For any of you who have climbed even a modest peak that has included a false summit, I am sure you will agree that they test your resolve.
Just when you think you are reaching the end of your gruelling hike, you ‘summit’ and then your stomach drops as you realise that there is further yet to go, often up steeper slopes with tougher terrain.
If you are leading a team it can provide an interesting conundrum. Do you stoically stride upwards not even pausing to suggest that this could ever have been perceived as the end of the climb? Or should you confess that there is a part of you who also wants to stick your flag in the ground here, empathise with your team’s disappointment, then gently corral them to continue?
The answer might depend on how well you know the mountain.
“Come on guys, it’s not much further, you’ll see the real summit just round that corner”- would be entirely appropriate if you knew it to be the case.
But what if you don’t know how much further there is to go? What if you are not even halfway up and simply don’t know that yet?
I think many business leaders are faced with a version of this challenge today.
The fear, adrenalin, and speed that drove the shift into lockdown earlier this year brought with them huge momentum. Daily government briefings, radically adapted work practices, and a marketplace in flux made for almost addictive viewing and necessitated immediate reaction. Personal fear for the health of loved ones, perceived scarcity of basis essentials in our supermarkets, and surreally quiet streets had an unwelcome novelty, but novelty none the less.
We didn’t like it, but motivation was not hard to come by.
Then we started to adapt. Working from home became normal, wearing a mask became normal, the R number started to fall, the stock market started to recover, restrictions started to relax. We were encouraged to ‘eat out to help out’, pubs were open and there were even traffic jams at rush hour.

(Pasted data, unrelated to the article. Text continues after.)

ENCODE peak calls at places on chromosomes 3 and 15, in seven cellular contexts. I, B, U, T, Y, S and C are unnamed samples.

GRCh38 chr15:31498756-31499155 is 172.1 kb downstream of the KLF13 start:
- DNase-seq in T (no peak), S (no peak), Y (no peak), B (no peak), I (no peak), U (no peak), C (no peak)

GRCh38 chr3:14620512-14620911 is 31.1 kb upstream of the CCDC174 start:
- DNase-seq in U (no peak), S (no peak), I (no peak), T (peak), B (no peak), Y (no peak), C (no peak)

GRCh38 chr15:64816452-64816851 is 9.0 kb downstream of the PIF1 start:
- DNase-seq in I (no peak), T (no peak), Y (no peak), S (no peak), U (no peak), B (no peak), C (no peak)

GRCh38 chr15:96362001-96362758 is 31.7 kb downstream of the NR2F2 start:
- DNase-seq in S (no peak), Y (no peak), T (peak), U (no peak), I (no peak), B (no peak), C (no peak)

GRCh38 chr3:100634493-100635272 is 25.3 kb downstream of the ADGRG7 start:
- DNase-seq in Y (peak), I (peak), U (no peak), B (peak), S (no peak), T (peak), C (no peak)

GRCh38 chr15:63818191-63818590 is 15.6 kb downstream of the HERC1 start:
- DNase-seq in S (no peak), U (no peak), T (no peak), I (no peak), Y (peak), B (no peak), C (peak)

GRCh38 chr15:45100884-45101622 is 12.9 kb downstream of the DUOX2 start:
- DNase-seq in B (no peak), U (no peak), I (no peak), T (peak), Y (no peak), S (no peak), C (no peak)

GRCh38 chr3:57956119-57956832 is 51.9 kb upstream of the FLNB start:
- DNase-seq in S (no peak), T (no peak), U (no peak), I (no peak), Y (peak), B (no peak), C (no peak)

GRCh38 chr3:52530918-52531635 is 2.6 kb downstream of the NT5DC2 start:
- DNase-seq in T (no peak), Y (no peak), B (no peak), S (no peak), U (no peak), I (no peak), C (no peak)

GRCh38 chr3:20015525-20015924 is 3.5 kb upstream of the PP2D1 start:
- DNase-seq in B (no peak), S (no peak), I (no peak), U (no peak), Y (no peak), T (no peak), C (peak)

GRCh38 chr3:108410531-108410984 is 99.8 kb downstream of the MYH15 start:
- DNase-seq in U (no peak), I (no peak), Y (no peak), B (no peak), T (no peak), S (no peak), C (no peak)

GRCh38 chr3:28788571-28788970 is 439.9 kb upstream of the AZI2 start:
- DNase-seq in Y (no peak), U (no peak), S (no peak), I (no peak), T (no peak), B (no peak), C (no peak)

We, like many businesses, were starting to plan how to safely move back into our offices. We were starting to talk of lessons learned through the pandemic, what would we hold on to, what needed to change as we planned for a post-covid world.
We were getting close to the end of this challenging climb; our resolve had been tested and we had overcome….
Then the weather changed.
It was a false summit.
We are locking down again, office opening plans have been put on ice, significant social restrictions are back, talk of preparing for ‘a digital Christmas’ is amongst the necessary, but depressing, government rhetoric, and added to the mix we have very real possibility of a no deal Brexit coming in to sharp focus.
In marathon running people talk of hitting ‘the wall’. For many, recent weeks have doubtlessly felt similar.
So how should we, as leaders respond?
In a fascinating article in Forbes magazine by Nancy Doyle, Professor Aisha Ahmad, author and academic, talks about hitting the ‘six-month wall’ in a crisis situation.
She describes it as “real and normal” to experience this six-month hump, and advises that accepting the situation as a natural reaction to the global trauma we are all experiencing will help us through until the feelings of low energy and despondency lift in a few weeks.
Professor Ahmad suggests that rather than viewing this as a step backwards, it is important to recognise that we are entering our next major adaptation phase in the crisis. This requires us to reassess what we have already learned in our six-month journey through the pandemic, and to innovate in order to survive the next phase of shorter days, colder weather, and renewed lockdowns.
In the meantime, as we work through this challenging time, we should prioritise kindness to ourselves and to others, and recognise what we have already achieved – adapting to a whole new way of life through six months of a traumatic global pandemic.
Doyle likens this response to a crisis situation to the experience of those who live with serious illness or disability. Our strength as human beings is in our ability to adapt to new and challenging situations, developing new ways in which not only to survive, but to thrive.
As leaders, we should take the time to acknowledge this as a challenging time for our colleagues, supporting them to be kind and patient with themselves and others as we transition to the next phase of the global crisis.
Jamie Livingston is Chairman and CEO of the Livingston James Group